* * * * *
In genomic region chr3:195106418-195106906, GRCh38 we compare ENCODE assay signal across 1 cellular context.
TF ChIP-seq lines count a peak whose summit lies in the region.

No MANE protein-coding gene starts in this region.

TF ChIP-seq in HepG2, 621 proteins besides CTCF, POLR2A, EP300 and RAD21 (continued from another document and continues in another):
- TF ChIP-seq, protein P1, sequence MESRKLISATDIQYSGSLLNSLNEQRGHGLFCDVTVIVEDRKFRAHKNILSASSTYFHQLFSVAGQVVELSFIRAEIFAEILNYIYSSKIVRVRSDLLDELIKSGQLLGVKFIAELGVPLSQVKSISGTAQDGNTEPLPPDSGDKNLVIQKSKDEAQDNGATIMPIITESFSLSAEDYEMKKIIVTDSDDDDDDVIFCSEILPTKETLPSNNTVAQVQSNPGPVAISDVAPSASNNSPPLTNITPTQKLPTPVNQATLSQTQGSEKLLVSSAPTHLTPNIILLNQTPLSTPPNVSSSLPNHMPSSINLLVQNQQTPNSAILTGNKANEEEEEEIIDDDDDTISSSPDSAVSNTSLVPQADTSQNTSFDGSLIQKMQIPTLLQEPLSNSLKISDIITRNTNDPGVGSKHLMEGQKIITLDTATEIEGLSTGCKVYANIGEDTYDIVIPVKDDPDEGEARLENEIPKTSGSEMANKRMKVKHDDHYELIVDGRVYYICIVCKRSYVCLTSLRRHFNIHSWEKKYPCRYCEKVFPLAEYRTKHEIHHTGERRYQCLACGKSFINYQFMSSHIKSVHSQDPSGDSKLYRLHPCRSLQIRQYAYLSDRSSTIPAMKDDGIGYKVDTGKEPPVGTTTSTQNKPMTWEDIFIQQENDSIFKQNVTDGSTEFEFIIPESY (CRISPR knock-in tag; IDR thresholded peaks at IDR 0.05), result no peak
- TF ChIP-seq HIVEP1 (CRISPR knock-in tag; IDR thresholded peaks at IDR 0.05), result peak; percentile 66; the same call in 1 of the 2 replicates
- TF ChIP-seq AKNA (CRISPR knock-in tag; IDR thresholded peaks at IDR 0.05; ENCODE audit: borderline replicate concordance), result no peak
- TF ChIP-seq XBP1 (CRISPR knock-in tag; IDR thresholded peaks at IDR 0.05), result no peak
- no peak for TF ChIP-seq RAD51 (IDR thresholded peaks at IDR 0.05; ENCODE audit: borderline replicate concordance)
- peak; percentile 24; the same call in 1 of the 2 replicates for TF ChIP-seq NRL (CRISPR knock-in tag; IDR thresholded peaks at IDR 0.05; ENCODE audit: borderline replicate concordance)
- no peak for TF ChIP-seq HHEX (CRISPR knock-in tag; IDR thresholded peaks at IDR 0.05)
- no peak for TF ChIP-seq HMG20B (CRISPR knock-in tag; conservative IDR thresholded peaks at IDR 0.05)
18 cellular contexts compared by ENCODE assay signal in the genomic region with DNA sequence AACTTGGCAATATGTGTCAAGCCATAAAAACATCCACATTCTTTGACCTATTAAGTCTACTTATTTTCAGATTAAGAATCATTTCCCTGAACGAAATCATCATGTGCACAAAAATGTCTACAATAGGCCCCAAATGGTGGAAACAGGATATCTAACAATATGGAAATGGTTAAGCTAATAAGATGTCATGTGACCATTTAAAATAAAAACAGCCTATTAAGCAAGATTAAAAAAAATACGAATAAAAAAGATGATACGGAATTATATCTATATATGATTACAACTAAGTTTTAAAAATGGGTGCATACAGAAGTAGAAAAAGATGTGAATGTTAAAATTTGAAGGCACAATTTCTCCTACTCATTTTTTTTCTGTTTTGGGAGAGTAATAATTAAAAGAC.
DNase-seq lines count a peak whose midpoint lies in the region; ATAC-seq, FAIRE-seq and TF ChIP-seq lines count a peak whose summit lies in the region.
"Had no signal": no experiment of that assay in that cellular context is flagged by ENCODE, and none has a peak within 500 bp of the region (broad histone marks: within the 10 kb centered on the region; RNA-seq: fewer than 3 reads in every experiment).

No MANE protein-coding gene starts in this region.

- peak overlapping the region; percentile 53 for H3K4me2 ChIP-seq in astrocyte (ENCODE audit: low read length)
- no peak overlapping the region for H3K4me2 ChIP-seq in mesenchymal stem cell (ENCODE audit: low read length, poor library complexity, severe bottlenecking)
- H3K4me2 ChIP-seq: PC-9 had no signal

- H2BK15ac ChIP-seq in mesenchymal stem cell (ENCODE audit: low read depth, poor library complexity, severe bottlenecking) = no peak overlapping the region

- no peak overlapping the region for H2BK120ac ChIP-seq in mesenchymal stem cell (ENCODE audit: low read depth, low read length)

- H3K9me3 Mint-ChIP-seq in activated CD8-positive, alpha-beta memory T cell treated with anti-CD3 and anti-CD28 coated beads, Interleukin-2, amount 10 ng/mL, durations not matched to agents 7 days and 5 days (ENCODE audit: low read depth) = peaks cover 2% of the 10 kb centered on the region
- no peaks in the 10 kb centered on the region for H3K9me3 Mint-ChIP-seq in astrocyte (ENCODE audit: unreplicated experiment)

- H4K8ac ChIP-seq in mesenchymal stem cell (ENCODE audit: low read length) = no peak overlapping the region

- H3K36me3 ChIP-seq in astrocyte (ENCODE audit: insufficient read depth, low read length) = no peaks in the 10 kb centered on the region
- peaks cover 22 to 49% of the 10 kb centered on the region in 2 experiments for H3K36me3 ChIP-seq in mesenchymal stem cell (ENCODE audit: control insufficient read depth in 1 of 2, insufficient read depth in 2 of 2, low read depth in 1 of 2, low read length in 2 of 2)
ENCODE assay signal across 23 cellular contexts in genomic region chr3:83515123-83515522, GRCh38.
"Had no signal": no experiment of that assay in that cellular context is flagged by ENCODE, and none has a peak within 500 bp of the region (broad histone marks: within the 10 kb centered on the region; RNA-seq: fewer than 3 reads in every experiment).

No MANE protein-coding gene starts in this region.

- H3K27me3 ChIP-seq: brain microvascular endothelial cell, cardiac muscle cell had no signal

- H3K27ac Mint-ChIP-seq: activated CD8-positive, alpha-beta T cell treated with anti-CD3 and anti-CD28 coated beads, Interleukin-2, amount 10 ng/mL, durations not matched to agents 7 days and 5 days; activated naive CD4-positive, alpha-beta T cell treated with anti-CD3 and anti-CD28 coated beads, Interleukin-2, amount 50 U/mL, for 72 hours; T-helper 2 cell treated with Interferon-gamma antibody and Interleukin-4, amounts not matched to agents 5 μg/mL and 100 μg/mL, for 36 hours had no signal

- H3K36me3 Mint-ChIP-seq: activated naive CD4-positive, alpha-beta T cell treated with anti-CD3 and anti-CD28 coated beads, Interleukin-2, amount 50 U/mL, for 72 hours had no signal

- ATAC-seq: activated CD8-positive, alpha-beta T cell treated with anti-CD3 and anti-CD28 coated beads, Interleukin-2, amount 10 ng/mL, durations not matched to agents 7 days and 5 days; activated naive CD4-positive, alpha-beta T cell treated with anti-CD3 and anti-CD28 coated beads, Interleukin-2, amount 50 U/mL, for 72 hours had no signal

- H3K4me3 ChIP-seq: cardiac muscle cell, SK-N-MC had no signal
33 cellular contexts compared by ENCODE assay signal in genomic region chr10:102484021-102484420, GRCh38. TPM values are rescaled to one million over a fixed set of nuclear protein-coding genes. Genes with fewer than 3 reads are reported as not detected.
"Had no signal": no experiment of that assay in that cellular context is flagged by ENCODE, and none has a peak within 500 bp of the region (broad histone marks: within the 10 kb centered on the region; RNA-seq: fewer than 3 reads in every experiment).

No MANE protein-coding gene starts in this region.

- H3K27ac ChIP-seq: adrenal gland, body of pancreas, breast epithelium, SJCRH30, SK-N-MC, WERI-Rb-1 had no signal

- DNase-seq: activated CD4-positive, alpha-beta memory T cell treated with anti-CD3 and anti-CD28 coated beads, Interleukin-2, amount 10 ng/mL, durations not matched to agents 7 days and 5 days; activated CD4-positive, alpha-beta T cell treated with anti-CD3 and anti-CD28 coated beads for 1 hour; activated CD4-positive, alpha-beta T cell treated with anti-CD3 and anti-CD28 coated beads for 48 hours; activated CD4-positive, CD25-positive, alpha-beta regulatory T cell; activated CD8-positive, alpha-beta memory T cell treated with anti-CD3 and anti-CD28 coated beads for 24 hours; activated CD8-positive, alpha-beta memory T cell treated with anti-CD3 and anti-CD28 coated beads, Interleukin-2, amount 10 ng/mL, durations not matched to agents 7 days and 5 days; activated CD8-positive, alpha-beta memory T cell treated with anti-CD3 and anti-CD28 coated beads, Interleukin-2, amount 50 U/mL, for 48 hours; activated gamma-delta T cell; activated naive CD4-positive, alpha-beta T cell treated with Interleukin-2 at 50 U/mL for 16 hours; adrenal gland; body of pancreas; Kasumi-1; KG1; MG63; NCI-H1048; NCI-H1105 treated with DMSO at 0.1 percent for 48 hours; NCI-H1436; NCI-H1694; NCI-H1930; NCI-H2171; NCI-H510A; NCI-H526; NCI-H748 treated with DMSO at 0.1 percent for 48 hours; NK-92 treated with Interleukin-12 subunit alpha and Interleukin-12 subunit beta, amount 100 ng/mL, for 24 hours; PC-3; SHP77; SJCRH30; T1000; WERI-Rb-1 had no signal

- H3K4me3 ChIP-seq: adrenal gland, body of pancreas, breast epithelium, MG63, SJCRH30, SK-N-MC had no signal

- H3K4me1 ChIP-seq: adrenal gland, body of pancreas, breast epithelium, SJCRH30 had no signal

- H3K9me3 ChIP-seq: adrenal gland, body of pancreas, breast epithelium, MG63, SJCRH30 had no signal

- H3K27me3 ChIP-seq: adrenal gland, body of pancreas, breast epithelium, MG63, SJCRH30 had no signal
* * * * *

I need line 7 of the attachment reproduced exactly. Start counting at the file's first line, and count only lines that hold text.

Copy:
- TF ChIP-seq AKNA (CRISPR knock-in tag; IDR thresholded peaks at IDR 0.05; ENCODE audit: borderline replicate concordance), result no peak